The rules have changed in today’s job market. Companies once retaining “B” performers no longer can afford the financial burden. In today’s market, the cost of under-performance, and the fat needing to be trimmed in order to survive, is no longer an affordable indulgence.
Over the last 90 days, 3 out of 4 professionals securing a position replaced someone under-performing. Holding these numbers for next 90 days, your resume must be written as a solution based document, not as a responsibilities driven timeline, two very different approaches offering two very different results. Using work history as the primary story telling medium, you create a boring and passé “selling instrument.” It may be a traditional document, but there is nothing traditional about today’s market.
Top “A” performers uncover company problems. Top “A” performers become the solution. By identifying difficulties and designing your value as the solution to their problem, you create an effective marketing tool.
Adding constraints to a time-sensitive culture, job seekers present contributions to decision makers who are, more often than not, not actively looking for you. As a result, you must hit fast and hard – every word on your resume counts.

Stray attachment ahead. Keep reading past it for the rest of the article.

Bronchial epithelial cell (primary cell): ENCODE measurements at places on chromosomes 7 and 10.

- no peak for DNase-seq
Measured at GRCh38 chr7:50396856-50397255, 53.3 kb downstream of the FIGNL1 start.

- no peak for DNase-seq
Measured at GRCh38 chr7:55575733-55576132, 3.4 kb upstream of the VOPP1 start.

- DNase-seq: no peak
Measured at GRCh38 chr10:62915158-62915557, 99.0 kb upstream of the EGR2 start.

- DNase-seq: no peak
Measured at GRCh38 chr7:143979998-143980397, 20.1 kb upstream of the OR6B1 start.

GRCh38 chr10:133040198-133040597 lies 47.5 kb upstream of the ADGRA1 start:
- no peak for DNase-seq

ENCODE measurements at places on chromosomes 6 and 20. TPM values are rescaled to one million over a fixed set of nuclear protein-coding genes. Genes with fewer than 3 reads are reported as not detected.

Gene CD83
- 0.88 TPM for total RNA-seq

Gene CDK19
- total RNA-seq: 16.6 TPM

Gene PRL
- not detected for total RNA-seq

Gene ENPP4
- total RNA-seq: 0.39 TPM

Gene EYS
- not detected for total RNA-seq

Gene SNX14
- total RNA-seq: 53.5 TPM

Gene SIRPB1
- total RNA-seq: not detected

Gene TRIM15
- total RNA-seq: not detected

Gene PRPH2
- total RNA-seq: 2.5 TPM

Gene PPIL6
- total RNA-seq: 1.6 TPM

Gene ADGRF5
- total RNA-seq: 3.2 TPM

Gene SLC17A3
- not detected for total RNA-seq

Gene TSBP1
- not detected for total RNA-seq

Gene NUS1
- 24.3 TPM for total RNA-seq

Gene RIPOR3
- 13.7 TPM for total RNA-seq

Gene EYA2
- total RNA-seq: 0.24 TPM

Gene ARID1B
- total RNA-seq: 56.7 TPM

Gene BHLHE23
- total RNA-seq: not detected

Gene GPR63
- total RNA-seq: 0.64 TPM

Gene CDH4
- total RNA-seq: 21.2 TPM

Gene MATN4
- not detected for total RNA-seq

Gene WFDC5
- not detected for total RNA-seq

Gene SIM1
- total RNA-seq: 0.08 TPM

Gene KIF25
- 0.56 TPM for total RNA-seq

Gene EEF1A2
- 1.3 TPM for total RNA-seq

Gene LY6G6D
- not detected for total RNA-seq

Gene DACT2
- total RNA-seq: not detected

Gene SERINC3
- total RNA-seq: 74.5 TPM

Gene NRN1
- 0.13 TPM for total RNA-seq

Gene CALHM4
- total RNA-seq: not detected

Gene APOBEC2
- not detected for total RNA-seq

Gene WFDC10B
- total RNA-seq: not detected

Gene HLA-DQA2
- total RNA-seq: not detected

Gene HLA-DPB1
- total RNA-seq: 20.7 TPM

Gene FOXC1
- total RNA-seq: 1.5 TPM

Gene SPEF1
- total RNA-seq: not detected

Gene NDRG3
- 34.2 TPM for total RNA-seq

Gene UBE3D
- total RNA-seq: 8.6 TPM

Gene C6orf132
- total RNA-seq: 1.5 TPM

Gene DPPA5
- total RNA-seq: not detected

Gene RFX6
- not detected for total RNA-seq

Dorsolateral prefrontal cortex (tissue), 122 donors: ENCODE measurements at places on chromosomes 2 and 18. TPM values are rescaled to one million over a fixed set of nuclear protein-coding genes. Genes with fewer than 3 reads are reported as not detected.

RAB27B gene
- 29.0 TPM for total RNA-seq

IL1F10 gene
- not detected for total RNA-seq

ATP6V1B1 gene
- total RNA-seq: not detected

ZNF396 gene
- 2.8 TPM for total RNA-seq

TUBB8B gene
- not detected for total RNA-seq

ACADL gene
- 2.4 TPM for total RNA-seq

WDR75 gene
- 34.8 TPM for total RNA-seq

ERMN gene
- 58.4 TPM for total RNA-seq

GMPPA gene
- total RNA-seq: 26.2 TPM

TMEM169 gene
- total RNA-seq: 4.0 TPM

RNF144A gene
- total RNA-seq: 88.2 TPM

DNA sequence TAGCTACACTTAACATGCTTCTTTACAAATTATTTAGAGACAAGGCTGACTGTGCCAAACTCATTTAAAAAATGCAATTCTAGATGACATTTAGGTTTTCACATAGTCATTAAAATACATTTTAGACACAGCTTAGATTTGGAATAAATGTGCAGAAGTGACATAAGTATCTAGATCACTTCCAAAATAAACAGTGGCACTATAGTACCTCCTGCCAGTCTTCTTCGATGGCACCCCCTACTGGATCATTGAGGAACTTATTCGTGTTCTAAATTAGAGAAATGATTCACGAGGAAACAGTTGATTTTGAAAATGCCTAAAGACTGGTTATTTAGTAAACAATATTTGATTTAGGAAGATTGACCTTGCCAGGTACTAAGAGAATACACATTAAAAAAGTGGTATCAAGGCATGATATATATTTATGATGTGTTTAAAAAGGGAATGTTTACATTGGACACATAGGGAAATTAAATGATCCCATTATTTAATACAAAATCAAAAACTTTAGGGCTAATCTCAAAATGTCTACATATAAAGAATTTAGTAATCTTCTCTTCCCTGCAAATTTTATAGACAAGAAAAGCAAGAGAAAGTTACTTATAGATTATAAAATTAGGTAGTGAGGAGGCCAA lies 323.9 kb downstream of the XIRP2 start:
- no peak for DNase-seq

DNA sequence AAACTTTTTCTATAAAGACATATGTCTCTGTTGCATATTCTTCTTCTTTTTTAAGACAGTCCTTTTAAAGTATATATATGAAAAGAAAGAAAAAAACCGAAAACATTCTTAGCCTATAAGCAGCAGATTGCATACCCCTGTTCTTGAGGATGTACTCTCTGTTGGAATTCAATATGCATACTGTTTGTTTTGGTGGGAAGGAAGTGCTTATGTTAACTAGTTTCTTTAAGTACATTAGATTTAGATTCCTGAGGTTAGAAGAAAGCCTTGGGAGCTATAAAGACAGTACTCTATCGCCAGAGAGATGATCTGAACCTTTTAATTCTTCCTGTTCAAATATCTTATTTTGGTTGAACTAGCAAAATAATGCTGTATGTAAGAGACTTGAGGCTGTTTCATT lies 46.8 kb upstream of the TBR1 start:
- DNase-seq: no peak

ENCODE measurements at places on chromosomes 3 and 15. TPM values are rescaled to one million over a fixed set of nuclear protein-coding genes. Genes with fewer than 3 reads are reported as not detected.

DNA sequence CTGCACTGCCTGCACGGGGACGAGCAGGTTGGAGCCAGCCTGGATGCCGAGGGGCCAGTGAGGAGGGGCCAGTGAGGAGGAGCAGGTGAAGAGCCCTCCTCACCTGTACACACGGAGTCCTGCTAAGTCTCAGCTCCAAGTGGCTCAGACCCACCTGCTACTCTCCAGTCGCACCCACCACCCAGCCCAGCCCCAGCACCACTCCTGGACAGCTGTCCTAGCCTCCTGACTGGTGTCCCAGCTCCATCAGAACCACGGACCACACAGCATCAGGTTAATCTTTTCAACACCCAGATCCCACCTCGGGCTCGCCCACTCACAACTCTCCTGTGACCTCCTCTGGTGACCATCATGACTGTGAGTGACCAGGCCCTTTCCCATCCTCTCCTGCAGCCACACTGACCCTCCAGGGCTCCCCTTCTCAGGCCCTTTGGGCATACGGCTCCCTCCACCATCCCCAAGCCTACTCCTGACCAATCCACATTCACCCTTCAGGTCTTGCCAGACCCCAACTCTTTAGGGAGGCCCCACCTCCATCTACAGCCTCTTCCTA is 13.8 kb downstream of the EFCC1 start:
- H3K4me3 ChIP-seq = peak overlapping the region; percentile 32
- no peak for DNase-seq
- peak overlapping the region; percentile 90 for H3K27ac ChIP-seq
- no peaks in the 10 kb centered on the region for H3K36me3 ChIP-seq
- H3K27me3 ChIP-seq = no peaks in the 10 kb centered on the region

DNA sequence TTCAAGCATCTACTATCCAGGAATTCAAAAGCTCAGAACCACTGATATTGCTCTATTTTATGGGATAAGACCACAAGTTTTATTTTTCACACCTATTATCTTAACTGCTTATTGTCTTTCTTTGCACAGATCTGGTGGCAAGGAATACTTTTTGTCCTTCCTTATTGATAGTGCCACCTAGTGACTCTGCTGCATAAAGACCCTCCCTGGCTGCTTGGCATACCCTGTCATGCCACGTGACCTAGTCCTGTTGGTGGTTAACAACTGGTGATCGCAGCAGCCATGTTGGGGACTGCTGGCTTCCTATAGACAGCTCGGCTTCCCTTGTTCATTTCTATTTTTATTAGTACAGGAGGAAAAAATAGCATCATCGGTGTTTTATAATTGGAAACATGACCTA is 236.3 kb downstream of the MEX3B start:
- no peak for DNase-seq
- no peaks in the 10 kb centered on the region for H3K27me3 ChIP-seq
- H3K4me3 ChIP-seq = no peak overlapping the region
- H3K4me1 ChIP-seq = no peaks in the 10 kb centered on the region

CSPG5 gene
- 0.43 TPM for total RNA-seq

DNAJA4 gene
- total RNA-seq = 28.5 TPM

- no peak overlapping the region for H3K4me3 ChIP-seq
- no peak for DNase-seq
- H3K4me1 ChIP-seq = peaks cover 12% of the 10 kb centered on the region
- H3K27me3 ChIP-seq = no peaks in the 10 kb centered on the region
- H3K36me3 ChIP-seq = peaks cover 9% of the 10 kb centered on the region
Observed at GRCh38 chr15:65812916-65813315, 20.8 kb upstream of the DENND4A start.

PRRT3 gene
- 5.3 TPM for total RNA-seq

Writing your own resume is unwise. After all, there’s a tendency to come across in a responsibility driven format. For maximum impact, a solutions based document needs to be concise and results driven. Ask yourself the following and acknowledge how an employer would find value in your written response:
- What are the common challenges facing the industries you are targeting?
- How have you contributed to solving those problems?
- What are your top five accomplishments? Quantify them in numbers, dollars, percentages, time-savings etc…
- What is the largest project/deal/sale/feat you’ve worked on (speak to whatever is appropriate to describe the merits of your expertise)?
- Have you been involved in the turnaround of a company, division, program, or project? Describe in a three line maximum statement.
- Why would a decision maker want to spend ten minutes talking to you? Develop a verbal message to further describe action statements from your resume.
- Does your marketing material reflect an “A” or “B” performer? How?
When developing key statements, detail the issue(s), what action plan(s) you developed and/or implemented, and the result(s)?
After a benefit driven marketing resume is constructed, it’s time to get in front of the right person within the organizations who will benefit from your contributions. The “A” performer does not look for job openings. The “A” performer pursues challenges and opportunities, never settling. The “B” performer waits on the sidelines, settling for status quo.
Are you an “A” performer or a “B” performer?
Submitted by Rob Swanson, fellow certified writer and manager at Career Services International.